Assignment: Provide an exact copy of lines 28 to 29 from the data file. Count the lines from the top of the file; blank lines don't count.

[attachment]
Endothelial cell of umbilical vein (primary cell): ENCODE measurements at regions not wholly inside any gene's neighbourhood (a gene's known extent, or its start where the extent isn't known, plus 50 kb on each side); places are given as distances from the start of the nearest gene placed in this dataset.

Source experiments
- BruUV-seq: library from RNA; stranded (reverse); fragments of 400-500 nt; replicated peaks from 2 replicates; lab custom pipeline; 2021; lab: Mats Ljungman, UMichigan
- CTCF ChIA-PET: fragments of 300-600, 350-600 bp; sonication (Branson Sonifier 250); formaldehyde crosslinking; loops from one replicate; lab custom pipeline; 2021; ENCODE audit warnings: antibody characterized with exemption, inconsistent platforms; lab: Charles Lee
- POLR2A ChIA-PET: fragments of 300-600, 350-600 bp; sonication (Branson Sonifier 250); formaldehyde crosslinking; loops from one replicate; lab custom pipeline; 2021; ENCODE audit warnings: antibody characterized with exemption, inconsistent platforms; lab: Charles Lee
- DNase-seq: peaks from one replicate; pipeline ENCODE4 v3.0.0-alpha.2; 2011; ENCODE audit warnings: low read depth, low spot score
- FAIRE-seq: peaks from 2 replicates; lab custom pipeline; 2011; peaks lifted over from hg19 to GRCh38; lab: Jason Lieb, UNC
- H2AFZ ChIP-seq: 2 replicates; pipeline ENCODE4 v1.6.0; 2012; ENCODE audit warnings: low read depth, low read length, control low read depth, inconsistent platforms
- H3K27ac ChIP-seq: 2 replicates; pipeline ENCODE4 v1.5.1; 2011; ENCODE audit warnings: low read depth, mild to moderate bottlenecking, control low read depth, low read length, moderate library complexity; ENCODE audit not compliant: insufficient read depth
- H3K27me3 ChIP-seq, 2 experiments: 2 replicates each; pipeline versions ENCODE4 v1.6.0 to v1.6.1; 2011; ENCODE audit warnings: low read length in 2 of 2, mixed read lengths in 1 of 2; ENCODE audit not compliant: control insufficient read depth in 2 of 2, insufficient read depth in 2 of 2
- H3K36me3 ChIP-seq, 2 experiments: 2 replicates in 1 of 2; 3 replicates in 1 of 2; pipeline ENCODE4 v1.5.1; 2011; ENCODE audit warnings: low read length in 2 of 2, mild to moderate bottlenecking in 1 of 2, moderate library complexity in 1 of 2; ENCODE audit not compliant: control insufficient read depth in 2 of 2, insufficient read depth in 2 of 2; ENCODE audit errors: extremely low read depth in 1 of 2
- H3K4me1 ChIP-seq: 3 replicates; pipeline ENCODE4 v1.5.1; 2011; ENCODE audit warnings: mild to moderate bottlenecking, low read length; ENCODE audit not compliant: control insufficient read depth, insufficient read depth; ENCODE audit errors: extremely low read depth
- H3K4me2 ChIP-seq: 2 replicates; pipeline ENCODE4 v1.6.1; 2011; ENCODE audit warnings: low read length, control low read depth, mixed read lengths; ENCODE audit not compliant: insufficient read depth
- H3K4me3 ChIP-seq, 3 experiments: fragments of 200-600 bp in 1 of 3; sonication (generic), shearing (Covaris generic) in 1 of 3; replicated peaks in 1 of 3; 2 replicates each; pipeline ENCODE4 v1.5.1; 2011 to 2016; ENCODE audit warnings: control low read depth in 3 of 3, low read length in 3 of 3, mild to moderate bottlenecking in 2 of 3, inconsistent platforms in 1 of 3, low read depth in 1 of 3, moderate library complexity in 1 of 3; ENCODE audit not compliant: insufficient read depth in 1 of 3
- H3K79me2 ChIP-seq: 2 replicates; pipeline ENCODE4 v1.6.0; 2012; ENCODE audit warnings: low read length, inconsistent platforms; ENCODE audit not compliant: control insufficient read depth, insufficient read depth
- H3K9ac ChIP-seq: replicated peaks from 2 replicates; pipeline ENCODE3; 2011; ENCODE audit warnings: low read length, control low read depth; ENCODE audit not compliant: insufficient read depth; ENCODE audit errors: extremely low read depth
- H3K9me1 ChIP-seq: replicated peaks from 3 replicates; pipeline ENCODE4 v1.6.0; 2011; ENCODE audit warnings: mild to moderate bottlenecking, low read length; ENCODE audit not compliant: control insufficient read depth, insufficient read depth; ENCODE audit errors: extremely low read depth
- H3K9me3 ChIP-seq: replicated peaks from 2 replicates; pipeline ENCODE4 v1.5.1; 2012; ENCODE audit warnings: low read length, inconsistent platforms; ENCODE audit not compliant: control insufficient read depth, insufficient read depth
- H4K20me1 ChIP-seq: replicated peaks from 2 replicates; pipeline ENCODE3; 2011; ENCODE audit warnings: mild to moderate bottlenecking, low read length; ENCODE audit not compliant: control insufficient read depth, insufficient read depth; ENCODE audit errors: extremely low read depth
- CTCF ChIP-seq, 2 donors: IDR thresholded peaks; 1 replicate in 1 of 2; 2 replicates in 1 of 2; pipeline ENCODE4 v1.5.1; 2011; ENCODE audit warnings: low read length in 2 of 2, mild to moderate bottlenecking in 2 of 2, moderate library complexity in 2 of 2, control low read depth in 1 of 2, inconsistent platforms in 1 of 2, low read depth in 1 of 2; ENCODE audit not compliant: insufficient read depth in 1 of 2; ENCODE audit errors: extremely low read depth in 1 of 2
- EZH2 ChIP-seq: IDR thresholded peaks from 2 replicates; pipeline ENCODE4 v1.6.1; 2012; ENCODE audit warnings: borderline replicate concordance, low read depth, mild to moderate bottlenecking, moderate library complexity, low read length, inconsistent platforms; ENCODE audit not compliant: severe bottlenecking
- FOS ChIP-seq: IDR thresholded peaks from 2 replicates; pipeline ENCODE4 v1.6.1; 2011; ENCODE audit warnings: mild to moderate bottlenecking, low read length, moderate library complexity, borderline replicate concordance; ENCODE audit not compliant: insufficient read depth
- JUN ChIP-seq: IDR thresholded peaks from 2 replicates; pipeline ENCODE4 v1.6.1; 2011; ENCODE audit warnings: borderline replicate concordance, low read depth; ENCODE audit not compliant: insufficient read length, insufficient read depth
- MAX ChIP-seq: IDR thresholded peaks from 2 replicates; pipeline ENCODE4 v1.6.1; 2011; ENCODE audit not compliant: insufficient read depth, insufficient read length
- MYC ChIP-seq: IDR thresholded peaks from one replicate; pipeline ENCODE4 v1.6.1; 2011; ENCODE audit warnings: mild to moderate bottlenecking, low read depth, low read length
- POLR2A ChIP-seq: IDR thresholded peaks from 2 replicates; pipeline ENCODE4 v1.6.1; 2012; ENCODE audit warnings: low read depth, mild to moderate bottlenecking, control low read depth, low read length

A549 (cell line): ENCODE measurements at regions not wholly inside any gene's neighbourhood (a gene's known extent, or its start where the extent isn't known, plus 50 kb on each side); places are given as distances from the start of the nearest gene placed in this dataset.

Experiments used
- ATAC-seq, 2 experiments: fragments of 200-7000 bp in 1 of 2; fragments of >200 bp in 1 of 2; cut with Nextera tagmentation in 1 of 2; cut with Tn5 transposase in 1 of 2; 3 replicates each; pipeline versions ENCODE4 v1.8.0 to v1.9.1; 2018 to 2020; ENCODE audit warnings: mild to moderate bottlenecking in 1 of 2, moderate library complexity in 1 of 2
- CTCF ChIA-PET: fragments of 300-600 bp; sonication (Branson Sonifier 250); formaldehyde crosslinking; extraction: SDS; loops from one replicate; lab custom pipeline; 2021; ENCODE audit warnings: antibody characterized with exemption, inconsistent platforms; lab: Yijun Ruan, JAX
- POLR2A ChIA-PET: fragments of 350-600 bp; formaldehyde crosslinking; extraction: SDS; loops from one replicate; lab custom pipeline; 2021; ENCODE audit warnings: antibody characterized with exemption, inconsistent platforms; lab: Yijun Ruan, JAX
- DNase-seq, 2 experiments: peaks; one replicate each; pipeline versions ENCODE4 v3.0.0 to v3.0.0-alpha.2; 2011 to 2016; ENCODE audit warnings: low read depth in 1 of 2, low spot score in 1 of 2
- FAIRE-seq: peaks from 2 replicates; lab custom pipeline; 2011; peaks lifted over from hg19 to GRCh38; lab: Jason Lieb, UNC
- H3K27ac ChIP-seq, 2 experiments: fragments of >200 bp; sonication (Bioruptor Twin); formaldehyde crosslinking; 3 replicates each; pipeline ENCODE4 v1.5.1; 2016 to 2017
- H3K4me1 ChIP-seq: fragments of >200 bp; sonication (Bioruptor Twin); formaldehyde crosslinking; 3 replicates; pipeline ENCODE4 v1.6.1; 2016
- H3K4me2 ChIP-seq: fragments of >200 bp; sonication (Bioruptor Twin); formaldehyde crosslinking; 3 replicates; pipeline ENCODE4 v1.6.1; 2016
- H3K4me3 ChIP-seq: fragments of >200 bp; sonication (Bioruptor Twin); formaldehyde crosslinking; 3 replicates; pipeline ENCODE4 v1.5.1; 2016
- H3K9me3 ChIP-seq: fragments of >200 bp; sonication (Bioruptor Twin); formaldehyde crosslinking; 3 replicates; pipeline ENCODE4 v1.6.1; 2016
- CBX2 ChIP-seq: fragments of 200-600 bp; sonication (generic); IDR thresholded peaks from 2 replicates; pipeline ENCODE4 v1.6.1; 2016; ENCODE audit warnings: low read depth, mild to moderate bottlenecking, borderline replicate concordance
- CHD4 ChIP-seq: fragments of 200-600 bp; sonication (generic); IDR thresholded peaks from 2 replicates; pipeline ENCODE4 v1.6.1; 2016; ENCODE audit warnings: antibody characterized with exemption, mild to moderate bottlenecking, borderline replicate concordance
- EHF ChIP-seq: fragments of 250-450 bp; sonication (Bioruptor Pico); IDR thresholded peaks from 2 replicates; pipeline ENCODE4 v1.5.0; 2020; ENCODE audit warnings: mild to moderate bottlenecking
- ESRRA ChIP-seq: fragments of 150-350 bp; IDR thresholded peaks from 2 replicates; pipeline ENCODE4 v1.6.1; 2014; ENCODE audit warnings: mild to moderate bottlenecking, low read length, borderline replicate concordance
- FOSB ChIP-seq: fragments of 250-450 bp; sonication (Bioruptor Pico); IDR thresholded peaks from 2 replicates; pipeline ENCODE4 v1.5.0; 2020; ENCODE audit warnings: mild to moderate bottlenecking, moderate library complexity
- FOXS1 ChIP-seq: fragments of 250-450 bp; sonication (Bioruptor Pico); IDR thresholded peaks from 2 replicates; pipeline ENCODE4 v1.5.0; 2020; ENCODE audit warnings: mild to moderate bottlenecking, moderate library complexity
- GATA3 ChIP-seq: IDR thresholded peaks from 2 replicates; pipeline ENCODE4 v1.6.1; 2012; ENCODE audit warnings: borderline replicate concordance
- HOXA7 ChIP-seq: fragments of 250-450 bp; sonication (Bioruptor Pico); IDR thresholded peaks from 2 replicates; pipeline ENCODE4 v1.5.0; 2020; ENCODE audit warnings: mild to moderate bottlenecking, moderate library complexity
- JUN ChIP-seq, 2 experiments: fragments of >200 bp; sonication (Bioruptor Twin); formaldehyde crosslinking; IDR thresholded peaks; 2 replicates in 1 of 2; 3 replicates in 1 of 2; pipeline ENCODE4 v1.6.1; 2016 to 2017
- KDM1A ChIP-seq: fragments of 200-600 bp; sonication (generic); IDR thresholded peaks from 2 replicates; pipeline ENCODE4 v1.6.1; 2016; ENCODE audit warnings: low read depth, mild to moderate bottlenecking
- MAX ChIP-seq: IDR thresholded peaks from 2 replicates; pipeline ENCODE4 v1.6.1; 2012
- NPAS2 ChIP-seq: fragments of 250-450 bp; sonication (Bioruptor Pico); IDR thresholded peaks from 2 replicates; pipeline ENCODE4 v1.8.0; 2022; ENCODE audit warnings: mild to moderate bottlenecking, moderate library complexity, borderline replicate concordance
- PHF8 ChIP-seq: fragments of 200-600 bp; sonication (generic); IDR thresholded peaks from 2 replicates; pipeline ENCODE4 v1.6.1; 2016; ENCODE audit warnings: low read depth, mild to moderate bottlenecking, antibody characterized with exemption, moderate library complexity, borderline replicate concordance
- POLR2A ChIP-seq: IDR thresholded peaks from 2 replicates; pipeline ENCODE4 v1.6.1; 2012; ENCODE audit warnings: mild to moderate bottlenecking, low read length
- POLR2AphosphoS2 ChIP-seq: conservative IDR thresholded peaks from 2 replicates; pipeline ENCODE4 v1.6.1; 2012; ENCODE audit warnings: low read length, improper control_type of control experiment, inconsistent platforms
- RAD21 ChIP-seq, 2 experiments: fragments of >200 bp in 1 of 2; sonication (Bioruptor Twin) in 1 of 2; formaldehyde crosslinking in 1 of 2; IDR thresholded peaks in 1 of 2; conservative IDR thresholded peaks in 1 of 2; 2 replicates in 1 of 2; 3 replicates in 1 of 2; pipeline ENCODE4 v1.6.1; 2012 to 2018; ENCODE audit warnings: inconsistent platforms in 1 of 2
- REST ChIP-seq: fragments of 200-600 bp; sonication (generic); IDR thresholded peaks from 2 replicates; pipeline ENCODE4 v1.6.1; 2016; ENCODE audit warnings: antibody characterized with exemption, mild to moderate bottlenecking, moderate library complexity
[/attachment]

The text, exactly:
Experiments used
- ATAC-seq, 2 experiments: fragments of 200-7000 bp in 1 of 2; fragments of >200 bp in 1 of 2; cut with Nextera tagmentation in 1 of 2; cut with Tn5 transposase in 1 of 2; 3 replicates each; pipeline versions ENCODE4 v1.8.0 to v1.9.1; 2018 to 2020; ENCODE audit warnings: mild to moderate bottlenecking in 1 of 2, moderate library complexity in 1 of 2